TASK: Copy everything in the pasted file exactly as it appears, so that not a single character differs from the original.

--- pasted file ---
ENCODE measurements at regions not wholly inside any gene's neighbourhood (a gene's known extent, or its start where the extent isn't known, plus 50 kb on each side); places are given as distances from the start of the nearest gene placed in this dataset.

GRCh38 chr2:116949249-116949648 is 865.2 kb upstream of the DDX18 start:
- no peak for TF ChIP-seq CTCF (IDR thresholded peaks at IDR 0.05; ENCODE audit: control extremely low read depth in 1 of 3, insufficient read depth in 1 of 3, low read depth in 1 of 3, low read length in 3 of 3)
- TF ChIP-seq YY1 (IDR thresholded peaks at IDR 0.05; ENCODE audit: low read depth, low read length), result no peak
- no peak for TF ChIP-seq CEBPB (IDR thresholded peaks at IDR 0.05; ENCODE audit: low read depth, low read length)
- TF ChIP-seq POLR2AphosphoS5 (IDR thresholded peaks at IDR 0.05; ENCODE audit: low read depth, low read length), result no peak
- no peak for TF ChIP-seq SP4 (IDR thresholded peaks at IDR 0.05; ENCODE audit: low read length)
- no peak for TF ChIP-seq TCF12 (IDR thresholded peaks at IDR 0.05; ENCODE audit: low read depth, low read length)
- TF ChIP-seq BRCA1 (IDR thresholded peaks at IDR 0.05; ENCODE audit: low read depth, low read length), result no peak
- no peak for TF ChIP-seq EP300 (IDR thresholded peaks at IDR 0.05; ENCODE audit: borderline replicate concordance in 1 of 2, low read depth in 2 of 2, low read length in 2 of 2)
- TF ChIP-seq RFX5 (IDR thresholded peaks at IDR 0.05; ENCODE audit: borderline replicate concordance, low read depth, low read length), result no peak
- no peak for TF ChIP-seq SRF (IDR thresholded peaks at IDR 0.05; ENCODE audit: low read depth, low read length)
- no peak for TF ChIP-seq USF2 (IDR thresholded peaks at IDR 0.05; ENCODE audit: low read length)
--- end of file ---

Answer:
ENCODE measurements at regions not wholly inside any gene's neighbourhood (a gene's known extent, or its start where the extent isn't known, plus 50 kb on each side); places are given as distances from the start of the nearest gene placed in this dataset.

GRCh38 chr2:116949249-116949648 is 865.2 kb upstream of the DDX18 start:
- no peak for TF ChIP-seq CTCF (IDR thresholded peaks at IDR 0.05; ENCODE audit: control extremely low read depth in 1 of 3, insufficient read depth in 1 of 3, low read depth in 1 of 3, low read length in 3 of 3)
- TF ChIP-seq YY1 (IDR thresholded peaks at IDR 0.05; ENCODE audit: low read depth, low read length), result no peak
- no peak for TF ChIP-seq CEBPB (IDR thresholded peaks at IDR 0.05; ENCODE audit: low read depth, low read length)
- TF ChIP-seq POLR2AphosphoS5 (IDR thresholded peaks at IDR 0.05; ENCODE audit: low read depth, low read length), result no peak
- no peak for TF ChIP-seq SP4 (IDR thresholded peaks at IDR 0.05; ENCODE audit: low read length)
- no peak for TF ChIP-seq TCF12 (IDR thresholded peaks at IDR 0.05; ENCODE audit: low read depth, low read length)
- TF ChIP-seq BRCA1 (IDR thresholded peaks at IDR 0.05; ENCODE audit: low read depth, low read length), result no peak
- no peak for TF ChIP-seq EP300 (IDR thresholded peaks at IDR 0.05; ENCODE audit: borderline replicate concordance in 1 of 2, low read depth in 2 of 2, low read length in 2 of 2)
- TF ChIP-seq RFX5 (IDR thresholded peaks at IDR 0.05; ENCODE audit: borderline replicate concordance, low read depth, low read length), result no peak
- no peak for TF ChIP-seq SRF (IDR thresholded peaks at IDR 0.05; ENCODE audit: low read depth, low read length)
- no peak for TF ChIP-seq USF2 (IDR thresholded peaks at IDR 0.05; ENCODE audit: low read length)